They made a mistake. They missed out on something I have never experienced in a race before. I've done quite a few of the obstacle races and more than a few 5k races. Mudderella wasn't a race though...it is an experience.
If you let it, it can be life changing.
It is something so hard to describe. It’s not a race, it is two hours of women you do not know working together to finish. Before you start they tell you to look at the woman next to you and say I’ve Got You. That you can go around any obstacle you feel you have to, but you shouldn’t go by without trying. That we are here for one another.
First it is a run designed by women for women. We are running to raise moneyto prevent and end domestic abuse. Because this run is for women a man can only run if he is part of a team of women (probably so they don't get sued for being exclusive). I refused to let David or my nephew run with us. This was going to be me and my friend proving we could do it without them. This is also why there are no photos of our run!
Unlike other coed races/runs this one has women in mind:
- Cute temp tattoos and ribbons for you pre-race
- At least 10 port-a-potties at every water station
- At least 60 hoses post-run that were hooked up high over pallets with bars of soap and shampoo around so you could try to get clean
- Free Hard Cider at the end
- T-shirts that fit women
- Free massage at the end
It stinks, do not get me wrong. The smell of the mud was more manure than dirt. The obstacles are both easy and hard. Most are more mentally difficult (do you really want to put your face that close to the ground?) but man I still have chills thinking about it.
The obstacle that I will never forget is two 6 foot high walls.
Normally I just scale and drop. It’s not pretty, I always get intimidated because a lot of people either hurdle or charge up and over. I take my time. But I was waiting for the team in front of me to get over the first wall. Two women (around my age) were on top and this younger girl (maybe 18? But extremely overweight) started up the wall and fell. She was in tears, shaking and was going to walk away. I grabbed and hugged her. I told her she was doing this. That we were going to make sure she didn’t fall. If it took all day we were getting her over that freaking wall. So she started up, her mom (I think) grabbed her hands. I grabbed her ass and pushed. Then took her foot and placed it on the beam so she could maneuver up. I kept my hand on her poor butt until she was straddling the wall. Of course, it was immediately followed by another 6ft wall. Her mom said she could to it, so they got behind her. But didn’t realize she needed help up top. So I scaled the wall and grabbed her hand. She is crying saying she is too fat and can’t do it. I screamed (poor girl) LOOK AT ME I’VE GOT YOU. Together we get her up the wall. Another team comes around to the other side and as we are straddling the wall together they call up to her: We are here. You will not fall. We’ve got you. This girl looks at me and on top of this wall she is straddling says to me (with tears down her face), I get made fun of every day. I can’t believe I am trying to do this. I have tears in my eyes and say Look at that wall. You DID it. You are doing it. You are more than anything you think you can do. You are proving it right now.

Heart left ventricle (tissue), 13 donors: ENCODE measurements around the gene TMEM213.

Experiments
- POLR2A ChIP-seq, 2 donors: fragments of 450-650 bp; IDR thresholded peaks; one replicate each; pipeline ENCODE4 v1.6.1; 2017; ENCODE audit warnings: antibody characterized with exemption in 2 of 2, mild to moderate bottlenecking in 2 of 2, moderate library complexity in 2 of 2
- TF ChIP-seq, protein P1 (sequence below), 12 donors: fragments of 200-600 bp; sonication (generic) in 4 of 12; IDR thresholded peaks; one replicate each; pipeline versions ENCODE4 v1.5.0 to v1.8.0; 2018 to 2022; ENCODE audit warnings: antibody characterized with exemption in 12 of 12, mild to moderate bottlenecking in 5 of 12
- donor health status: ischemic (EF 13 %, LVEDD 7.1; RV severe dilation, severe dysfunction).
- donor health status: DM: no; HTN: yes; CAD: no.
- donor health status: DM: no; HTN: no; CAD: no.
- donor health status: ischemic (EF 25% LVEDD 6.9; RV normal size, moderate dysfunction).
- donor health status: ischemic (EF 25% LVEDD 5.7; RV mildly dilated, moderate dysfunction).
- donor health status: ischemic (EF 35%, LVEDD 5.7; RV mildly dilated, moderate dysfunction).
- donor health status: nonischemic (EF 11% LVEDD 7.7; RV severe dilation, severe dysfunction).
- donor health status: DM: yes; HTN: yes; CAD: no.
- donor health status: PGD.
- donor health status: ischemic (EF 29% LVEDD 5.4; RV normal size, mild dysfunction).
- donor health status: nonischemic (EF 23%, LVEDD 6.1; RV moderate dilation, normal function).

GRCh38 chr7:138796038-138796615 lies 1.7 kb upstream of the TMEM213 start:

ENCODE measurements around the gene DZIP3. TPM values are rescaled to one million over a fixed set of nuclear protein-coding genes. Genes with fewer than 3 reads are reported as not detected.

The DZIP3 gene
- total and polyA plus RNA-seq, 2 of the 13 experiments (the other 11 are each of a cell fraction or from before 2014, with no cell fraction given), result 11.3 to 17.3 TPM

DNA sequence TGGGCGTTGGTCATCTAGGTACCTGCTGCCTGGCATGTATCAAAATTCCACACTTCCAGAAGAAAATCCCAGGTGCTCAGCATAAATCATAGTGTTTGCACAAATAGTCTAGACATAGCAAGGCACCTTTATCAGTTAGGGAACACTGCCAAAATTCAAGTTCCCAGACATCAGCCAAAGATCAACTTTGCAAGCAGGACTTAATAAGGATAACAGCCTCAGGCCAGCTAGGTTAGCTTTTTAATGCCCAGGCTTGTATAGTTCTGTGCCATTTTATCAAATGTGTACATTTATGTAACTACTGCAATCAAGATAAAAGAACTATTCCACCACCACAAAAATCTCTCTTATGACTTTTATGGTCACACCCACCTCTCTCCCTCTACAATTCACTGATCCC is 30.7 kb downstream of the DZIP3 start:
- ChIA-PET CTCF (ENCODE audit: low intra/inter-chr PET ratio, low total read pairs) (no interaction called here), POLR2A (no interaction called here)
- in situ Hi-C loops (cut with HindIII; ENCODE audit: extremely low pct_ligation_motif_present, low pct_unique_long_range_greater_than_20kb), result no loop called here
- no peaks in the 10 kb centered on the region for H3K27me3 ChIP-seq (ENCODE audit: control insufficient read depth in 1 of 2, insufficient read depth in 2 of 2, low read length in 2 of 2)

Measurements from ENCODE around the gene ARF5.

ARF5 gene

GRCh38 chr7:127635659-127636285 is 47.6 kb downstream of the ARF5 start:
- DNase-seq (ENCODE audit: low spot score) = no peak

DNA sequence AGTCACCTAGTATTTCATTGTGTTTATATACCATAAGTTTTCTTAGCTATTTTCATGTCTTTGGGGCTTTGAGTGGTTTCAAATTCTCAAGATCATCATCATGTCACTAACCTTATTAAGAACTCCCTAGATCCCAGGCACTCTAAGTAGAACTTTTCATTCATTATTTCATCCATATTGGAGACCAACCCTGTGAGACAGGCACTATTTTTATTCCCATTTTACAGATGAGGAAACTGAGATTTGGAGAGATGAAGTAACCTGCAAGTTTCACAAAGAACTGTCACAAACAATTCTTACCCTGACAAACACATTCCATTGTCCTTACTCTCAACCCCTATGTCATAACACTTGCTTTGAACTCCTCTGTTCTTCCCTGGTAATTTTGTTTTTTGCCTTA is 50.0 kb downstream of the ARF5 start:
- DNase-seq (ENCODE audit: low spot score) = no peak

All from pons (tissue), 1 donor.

We get down, the other team (none of us know one another) give her this big hug and we all say how proud we are of her. That she has THIS she is going to finish.
I swear I sound like a zealot but it was just freaking amazing. I seriously hope that girl goes to school today and holds her head up high. Knowing she did something few other classmates would have dared. That she should be proud of herself. Not because she scaled a wall, but because she did not give up.
At the finish line they stop everyone. You go through one team at a time. This man comes up to his wife and says he is so proud of her. Another man makes a joke that he was with the kids all day but it was worth the torture of 90 degrees and four kids having to be entertained for two hours to see the expression on his wife’s face at this moment. As I looked around the queue I realized that unlike other races, I have finished with just about every person that was with me at the starting line.
Usually women cut one another down. We give a compliment but follow with a qualifier (Jane got a promotion, isn't that wonderful. Yes but her kids will never see her).....this was a few hours of woman encouraging one another. Of being there for perfect strangers of not letting one woman fail. It was that village I talk about in full force. I have goosebumps when I talk about it.
We didn't just find and "own our strong" we found ourselves. We also got cramps from laughing so hard. You just cannot keep a straight face when your partner walking through a mud pool falls over and every time she tries to get up does more prat falls. Or when in a tunnel she says she never expected to be this close to my butt.
It wasn't all an enlightened experience. It was comical, it was fun, it was beyond dirty (many shoes were donated to charity) yet it was more than I ever imagined it could be.
As we left my partner looked at me and said, we are so doing this next year.
I am encouraging everyone I know to join our team, WE MUD BE CRAZY in 2015. I promise you it will change how you think about yourself and what you can and cannot do.
I was not paid or sponsored in anyway for this post. I wrote an e-mail to Tia telling her of my experience and she said you have to write a post about this! (I am coercing her to run it with me in 2015). Mudderella has not endorsed this post and it was written based on my own experience.